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Dish Bids $25.5 Billion For Sprint

Dish Bids $25.5 Billion For Sprint

On Monday, Dish Network placed an unsolicited offer to buy Sprint for $25.5 billion which tops the current bid of $20.1 billion for a 70% stake from Japanese mobile company Softbank. This move is not necessarily a surprise given Dish made an unsolicited offer to purchase Clearwire. The main goal for Dish seems to be acquiring Clearwire's spectrum to compete against more effectively with the likes of AT&T and Verizon.

"Spectrum is crucial to the transaction, as it has been in the US wireless market recently, as DISH hopes to combine its current holdings with those of Sprint and Clearwire, and create a carrier whose spectrum depth of 230MHz will dwarf its rivals in the market," IHS Global Insight analyst Dexter Thillien wrote in an investor's note on Monday.

"The pay-TV company owns 45MHz of frequencies, split between 40MHz in the satellite 2GHz band and 5MHz in the unpaired E-block in the 700MHz band, which it acquired during the 2008 auction for $711 million. Coverage requirements means has to cover 35 percent of the population by mid-June, a condition it is likely to try to amend as part of its deal for Sprint. This would give the company spectrum in low, medium and high frequencies, with the 700MHz spectrum of special interest to DISH for differentiation, as it sees three segments with strong growth potential."

Dish Chairman Charlie Ergen seems confident the move offers the best possible combination for consumers. "The pipes are fairly clogged," Ergen said. "If you're going to have a lot of data, you better have a big pipe -- no one is going to have a bigger pipe than Dish Sprint."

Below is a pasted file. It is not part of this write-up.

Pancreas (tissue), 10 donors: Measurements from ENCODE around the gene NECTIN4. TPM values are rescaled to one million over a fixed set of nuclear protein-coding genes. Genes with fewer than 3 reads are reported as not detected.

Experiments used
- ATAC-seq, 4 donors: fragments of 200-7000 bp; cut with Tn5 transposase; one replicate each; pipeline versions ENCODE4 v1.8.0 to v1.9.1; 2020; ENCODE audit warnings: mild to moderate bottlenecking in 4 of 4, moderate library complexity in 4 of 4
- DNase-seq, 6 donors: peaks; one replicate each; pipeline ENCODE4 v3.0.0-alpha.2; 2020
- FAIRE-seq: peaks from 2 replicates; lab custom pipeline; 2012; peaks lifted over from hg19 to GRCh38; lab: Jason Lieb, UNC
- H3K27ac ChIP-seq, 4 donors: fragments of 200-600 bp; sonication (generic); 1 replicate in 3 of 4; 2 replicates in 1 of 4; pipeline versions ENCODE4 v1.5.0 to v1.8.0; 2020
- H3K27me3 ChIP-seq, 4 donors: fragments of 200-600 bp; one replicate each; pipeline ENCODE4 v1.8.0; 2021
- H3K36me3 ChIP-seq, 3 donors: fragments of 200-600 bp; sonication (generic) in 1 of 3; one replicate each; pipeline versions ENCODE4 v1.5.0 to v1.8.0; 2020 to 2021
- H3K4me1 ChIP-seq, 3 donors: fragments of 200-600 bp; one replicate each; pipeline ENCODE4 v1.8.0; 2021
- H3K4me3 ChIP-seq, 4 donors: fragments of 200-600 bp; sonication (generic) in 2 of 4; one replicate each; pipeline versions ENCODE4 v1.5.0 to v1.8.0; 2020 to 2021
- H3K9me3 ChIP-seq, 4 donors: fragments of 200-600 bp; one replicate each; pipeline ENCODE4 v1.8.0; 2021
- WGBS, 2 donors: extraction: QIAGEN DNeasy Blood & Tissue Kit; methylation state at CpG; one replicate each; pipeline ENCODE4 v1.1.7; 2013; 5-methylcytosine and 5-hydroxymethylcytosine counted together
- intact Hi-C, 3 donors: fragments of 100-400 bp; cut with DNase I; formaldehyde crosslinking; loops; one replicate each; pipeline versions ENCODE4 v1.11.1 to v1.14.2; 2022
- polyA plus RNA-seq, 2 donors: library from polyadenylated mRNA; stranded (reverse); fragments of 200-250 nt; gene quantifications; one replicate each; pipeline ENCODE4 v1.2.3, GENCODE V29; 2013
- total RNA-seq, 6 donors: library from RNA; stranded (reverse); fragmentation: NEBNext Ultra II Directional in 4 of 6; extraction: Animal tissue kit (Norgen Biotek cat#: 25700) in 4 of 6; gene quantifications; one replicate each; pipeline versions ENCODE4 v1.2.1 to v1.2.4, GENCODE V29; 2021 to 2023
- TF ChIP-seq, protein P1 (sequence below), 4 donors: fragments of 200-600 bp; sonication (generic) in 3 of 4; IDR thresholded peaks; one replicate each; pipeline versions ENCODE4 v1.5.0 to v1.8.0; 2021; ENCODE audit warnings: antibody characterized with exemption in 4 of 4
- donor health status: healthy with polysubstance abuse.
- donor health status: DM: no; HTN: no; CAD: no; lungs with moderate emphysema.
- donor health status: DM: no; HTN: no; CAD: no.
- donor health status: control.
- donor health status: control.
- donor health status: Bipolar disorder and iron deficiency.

"The Dish proposal clearly presents Sprint shareholders with a superior alternative to the pending SoftBank proposal," Ergen said in a statement. "Sprint shareholders will benefit from a higher price with more cash while also creating the opportunity to participate more meaningfully in a combined Dish/Sprint with a significantly enhanced strategic position and substantial synergies that are not attainable through the pending SoftBank proposal."

There has been a significant amount of consolidation in the wireless space in recent years as consumers continue to buy more smartphones. Wireless spectrum is a finite resource and regardless of which company successfully completes the bidding process, Sprint will ultimately come out on top.